But when I hear such widespread pessimism, the contrarian voice in my head speaks up. And indeed, the FAANG names – along with powerhouse Microsoft (MSFT) and cyclicals like Semiconductors, Homebuilders, and Industrials – have been showing leadership again so far this year, especially after that historic market upswing in June. Rather than an impending recession, it seems to me that the US economy is on solid footing and “de-coupling” from other developed markets, as First Trust’s Brian Wesbury has opined.

The US economic expansion just became the longest in history, the latest jobs report was outstanding, unemployment remains historically low, business and consumer confidence are strong, institutional accumulation is solid, and the Federal Reserve is a lock to lower interest rates at least once, and more if necessary (the proverbial “Fed Put”). Indeed, the old adages “Don’t fight the Fed!” (as lower rates support both economic growth and higher equity valuations) and “The trend is your friend!” (as the market hits new highs) are stoking optimism and a critical risk-on rotation, leading the S&P 500 this week to touch the magic 3,000 mark and the Dow to eclipse 27,000. If this risk-on rotation continues, it bodes well for Sabrient’s cyclicals-oriented portfolios.

In this periodic update, I provide a detailed market commentary, offer my technical analysis of the S&P 500, review Sabrient’s latest fundamentals based SectorCast rankings of the ten US business sectors, and serve up some actionable ETF trading ideas. In summary, our sector rankings look neutral to me (i.e., neither bullish nor defensive), while the sector rotation model retains a bullish posture. Read on…

Scott Martindaleby Scott Martindale
President, Sabrient Systems LLC

There is a stock market adage that says, “as goes January, so goes the year.” Well, if that comes true this year, we are in for some robust gains, as stocks just enjoyed the strongest January since 1987 (when it rose +13.2%). For the full month of January, the S&P 500 gained +8.0% (and S&P mid and small caps were even stronger at around +10.5%). Meanwhile, after a dismal 2H2018 in which Sabrient’s cyclicals-heavy portfolios trailed the broad market in the wake of a fear-driven defensive rotation that began in June, our 12 monthly all-cap Baker’s Dozen portfolios from 2018 handily outperformed by gaining an average of +11.8% for the full-month of January (and +19.7% since the low on Christmas Eve through 1/31, versus +15.2% for the SPY), and our actively-managed SMA portfolio (which holds 30 GARP stocks) gained +13.2%. Fundamentals seem to matter again, and institutional fund managers and corporate insiders have been suddenly scooping up shares of attractive-but-neglected companies in what they evidently see as a welcome buying opportunity.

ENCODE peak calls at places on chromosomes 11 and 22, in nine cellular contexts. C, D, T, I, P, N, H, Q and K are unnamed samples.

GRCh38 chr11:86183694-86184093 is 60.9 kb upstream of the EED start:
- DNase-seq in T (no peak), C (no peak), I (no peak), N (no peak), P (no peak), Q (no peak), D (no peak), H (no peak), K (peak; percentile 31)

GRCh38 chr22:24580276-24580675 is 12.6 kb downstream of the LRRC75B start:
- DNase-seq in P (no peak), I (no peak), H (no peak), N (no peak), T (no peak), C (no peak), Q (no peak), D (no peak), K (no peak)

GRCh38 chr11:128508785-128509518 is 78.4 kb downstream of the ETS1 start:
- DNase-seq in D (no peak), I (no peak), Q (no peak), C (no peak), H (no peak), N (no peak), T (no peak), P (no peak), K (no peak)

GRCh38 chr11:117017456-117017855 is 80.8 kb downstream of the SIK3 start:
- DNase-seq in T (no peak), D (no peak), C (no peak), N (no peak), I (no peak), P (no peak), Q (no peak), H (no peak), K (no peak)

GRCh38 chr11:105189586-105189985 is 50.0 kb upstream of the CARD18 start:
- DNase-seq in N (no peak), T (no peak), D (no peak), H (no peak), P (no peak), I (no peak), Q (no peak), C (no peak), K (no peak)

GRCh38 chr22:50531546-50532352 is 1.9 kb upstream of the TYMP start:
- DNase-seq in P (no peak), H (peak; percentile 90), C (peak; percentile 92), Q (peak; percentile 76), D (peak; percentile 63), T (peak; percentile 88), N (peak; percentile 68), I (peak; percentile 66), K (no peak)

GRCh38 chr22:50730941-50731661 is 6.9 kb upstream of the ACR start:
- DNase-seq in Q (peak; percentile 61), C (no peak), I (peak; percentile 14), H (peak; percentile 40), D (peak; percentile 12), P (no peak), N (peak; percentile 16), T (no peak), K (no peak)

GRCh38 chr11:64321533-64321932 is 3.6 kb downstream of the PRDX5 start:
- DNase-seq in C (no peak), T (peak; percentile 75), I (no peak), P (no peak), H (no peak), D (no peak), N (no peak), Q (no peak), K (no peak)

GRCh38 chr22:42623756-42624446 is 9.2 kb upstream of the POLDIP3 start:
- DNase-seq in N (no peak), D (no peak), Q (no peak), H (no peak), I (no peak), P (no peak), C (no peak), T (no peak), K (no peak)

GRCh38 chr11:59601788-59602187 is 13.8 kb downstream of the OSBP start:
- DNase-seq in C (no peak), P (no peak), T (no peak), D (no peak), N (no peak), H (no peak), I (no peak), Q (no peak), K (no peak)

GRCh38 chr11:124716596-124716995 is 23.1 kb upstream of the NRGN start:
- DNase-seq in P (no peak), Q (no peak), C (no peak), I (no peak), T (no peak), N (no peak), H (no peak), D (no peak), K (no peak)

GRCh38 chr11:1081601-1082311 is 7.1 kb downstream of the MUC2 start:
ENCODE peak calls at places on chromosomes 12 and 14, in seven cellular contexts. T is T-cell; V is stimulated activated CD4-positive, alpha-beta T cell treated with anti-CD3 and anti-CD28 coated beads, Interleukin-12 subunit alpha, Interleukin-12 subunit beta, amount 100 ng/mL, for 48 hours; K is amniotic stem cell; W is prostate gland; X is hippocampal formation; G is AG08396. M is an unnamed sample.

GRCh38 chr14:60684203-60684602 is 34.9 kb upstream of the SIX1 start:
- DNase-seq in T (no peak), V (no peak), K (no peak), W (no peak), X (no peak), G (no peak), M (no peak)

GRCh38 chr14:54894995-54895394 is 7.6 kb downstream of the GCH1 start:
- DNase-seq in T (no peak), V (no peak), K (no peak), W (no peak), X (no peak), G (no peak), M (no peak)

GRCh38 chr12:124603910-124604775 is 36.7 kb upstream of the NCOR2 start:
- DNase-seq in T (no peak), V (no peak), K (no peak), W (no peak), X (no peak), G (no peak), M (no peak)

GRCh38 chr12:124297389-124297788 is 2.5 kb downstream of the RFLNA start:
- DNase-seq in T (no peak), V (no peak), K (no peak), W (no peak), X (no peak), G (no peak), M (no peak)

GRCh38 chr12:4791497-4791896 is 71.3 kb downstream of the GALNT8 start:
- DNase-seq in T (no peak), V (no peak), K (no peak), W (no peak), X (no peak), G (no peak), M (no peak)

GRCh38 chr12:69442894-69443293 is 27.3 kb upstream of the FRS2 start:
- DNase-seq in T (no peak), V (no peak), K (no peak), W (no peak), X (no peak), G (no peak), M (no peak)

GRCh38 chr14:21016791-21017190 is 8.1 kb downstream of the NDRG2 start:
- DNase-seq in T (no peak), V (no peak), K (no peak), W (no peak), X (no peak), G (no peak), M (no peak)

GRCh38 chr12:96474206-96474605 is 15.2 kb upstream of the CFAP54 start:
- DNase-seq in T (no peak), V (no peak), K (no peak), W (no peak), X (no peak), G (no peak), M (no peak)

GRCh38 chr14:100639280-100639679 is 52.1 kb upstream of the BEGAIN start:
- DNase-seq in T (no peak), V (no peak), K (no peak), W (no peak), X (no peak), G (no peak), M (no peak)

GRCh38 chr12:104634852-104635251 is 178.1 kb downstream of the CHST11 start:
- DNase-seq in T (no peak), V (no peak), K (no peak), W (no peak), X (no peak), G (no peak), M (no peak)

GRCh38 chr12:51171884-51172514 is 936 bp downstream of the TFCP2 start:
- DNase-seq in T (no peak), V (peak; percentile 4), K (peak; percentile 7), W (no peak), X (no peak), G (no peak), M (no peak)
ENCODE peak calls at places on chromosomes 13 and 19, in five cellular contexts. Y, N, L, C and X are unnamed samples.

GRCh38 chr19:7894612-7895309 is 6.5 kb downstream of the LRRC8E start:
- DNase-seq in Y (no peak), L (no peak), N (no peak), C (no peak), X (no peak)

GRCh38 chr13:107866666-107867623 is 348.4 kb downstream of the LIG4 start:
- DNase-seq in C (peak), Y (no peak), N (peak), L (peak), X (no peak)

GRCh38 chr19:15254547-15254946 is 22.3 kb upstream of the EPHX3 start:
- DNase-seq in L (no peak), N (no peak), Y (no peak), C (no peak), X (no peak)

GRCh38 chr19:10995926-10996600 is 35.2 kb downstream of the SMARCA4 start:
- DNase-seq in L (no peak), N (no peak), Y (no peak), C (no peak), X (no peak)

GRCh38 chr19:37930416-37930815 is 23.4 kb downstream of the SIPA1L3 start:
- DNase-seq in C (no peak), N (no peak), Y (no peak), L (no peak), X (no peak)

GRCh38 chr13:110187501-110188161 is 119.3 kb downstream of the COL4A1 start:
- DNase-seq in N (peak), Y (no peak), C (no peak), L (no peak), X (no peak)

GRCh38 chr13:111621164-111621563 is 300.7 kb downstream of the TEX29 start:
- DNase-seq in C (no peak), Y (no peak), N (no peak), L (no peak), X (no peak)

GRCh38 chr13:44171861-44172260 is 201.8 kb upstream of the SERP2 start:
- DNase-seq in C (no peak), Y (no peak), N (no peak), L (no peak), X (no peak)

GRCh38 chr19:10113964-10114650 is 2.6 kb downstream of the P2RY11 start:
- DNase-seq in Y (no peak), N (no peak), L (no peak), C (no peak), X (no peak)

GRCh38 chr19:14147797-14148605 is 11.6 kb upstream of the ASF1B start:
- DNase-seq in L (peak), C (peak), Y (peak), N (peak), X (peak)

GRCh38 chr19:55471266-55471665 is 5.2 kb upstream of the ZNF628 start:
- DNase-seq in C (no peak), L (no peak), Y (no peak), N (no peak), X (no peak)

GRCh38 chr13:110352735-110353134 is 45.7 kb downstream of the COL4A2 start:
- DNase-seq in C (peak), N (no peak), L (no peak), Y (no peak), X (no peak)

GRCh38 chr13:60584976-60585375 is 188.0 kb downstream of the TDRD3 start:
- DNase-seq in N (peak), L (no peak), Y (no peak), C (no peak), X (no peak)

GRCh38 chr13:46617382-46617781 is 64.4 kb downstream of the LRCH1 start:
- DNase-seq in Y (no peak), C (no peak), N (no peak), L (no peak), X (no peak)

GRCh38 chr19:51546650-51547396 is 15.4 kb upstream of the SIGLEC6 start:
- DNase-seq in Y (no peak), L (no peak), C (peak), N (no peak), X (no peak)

On the other hand, it’s pretty clear to me that 4Q2018 was unnecessarily weak, with the ugliest December since the Great Depression, selling off to valuations that seem more reflective of an imminent global recession and Treasury yields of 5%. So, some might argue that January’s big rally was just a temporary bounce from massively oversold conditions – a case of “righting the ship” back to more appropriate valuations – and as such is giving us little indication about the balance of the year.

My view is more on the bullish side. When you combine earnings beats and stable or rising forward guidance with price declines, it sure seems to me that the worst is behind us, as investors recognize the opportunities before them and pay less attention to the gloomy news headlines and fearmongering commentators. Moreover, I expect to see a renewed appreciation for active management and a return to a more selective stock-picker’s market, with a rising stock market fueled by a de-escalation (or preliminary resolution) to the trade war with China and a more patient and accommodative Fed. In fact, as I said at the start of the year, I think the S&P 500 will finish the year with a gain in the 20-25% range – but savvy stock selection could produce even better returns. However, please be cognizant of 2018’s lesson that volatility is not dead, so try not to be alarmed when we encounter bouts of it over the course of the year.

In this periodic update, I provide a market commentary, offer my technical analysis of the S&P 500, review Sabrient’s latest fundamentals-based SectorCast rankings of the ten US business sectors, and serve up some actionable ETF trading ideas. In summary, our sector rankings remain slightly bullish, while the sector rotation model has returned to a neutral posture after a few months of defensiveness. Read on…